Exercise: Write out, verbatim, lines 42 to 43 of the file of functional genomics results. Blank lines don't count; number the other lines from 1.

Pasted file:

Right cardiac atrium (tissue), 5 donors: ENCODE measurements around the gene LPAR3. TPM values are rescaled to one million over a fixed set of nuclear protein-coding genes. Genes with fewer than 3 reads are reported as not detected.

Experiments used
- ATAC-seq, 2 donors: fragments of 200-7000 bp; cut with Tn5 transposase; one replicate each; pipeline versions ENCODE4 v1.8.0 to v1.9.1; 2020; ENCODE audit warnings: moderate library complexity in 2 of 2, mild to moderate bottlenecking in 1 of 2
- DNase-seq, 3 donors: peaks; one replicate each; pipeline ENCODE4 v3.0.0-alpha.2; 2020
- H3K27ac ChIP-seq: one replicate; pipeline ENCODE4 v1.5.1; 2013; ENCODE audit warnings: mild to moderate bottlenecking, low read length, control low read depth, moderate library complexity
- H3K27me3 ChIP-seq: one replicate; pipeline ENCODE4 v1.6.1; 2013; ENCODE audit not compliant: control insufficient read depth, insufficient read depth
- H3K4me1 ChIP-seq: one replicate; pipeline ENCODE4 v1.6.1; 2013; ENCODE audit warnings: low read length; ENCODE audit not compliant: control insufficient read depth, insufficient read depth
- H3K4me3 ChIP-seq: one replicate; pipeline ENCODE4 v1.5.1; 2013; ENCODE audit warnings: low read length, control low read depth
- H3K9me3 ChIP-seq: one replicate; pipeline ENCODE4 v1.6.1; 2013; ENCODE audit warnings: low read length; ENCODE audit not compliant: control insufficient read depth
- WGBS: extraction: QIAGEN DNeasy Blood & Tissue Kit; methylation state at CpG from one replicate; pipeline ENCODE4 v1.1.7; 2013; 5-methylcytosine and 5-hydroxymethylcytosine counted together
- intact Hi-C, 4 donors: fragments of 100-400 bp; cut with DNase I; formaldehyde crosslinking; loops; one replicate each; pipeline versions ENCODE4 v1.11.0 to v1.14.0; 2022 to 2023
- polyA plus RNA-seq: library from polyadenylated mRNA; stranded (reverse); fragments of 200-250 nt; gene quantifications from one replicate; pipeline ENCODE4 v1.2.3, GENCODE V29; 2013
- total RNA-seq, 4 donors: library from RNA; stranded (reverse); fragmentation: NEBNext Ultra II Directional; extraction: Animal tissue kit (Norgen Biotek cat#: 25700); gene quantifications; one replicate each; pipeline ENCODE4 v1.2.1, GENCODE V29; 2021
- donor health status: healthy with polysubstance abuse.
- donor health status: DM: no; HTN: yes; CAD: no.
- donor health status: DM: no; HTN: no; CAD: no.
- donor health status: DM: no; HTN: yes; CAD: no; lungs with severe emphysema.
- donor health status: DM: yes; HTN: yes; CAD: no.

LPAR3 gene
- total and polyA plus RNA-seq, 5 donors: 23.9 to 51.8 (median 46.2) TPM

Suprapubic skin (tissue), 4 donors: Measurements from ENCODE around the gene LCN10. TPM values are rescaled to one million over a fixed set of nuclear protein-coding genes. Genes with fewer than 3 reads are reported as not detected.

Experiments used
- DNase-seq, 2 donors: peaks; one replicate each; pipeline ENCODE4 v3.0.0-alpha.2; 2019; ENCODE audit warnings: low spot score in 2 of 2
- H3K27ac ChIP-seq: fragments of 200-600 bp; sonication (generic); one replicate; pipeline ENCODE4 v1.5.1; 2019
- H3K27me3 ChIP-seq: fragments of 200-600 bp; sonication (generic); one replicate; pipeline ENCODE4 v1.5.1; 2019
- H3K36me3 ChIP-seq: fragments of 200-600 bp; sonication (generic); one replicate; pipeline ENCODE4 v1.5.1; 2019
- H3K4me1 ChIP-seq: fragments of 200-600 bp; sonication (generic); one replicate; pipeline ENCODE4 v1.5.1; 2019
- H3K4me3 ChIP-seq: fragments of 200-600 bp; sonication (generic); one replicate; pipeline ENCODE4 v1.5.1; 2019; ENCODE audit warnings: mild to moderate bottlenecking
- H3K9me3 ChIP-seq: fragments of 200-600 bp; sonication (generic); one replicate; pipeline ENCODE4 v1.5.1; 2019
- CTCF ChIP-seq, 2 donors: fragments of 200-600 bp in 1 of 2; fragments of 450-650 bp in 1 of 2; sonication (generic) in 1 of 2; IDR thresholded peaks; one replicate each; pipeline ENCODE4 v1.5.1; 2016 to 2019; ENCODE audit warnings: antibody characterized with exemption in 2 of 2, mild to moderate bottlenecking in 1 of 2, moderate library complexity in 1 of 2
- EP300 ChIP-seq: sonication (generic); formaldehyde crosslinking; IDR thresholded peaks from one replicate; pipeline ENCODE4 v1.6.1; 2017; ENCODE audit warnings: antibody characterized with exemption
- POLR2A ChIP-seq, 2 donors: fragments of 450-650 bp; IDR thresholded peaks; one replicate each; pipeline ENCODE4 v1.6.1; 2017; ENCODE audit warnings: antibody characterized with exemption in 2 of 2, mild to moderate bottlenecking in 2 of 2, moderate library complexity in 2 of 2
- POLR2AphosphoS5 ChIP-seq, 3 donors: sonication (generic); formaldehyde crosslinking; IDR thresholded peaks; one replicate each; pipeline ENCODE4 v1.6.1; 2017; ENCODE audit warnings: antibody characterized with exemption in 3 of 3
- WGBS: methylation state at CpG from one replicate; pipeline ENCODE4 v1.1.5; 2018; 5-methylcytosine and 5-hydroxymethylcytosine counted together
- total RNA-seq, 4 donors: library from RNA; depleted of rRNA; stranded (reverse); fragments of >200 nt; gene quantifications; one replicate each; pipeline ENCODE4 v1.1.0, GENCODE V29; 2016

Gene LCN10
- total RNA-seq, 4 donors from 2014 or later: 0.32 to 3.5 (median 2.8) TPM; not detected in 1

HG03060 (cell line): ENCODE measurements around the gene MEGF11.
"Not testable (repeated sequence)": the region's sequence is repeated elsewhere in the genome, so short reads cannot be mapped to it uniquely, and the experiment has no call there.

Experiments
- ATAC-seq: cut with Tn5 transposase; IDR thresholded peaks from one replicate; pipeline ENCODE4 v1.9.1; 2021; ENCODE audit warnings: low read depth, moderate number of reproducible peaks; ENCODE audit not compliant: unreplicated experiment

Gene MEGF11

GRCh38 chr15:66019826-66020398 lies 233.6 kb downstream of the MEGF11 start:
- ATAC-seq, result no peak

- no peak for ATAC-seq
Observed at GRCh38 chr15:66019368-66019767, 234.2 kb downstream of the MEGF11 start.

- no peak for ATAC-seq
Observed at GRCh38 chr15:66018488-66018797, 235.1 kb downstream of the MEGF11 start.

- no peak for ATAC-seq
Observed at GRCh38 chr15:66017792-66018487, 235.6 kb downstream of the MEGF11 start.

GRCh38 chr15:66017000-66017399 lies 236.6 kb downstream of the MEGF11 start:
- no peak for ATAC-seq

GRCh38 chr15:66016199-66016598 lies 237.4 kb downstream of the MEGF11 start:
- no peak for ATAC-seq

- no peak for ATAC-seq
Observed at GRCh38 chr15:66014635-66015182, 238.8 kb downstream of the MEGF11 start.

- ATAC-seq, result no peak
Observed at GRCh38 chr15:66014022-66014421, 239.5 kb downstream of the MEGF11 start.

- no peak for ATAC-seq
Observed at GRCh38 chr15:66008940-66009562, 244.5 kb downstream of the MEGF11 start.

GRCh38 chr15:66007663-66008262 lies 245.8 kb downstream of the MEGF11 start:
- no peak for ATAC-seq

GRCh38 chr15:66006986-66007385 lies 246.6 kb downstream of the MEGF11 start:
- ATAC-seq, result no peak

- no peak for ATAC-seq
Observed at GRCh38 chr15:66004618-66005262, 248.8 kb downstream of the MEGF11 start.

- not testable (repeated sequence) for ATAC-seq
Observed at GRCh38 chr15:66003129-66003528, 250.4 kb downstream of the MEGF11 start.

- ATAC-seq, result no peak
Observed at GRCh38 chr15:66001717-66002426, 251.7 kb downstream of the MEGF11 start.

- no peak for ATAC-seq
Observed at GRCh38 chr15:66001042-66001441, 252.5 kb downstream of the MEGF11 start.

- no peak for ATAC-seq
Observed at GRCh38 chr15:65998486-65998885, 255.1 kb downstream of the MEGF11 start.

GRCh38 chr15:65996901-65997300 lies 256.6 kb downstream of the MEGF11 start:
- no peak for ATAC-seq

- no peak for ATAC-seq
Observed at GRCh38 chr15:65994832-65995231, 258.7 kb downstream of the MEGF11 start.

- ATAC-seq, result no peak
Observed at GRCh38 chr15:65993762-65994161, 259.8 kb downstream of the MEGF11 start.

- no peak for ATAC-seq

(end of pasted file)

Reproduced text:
Gene MEGF11

GRCh38 chr15:66019826-66020398 lies 233.6 kb downstream of the MEGF11 start: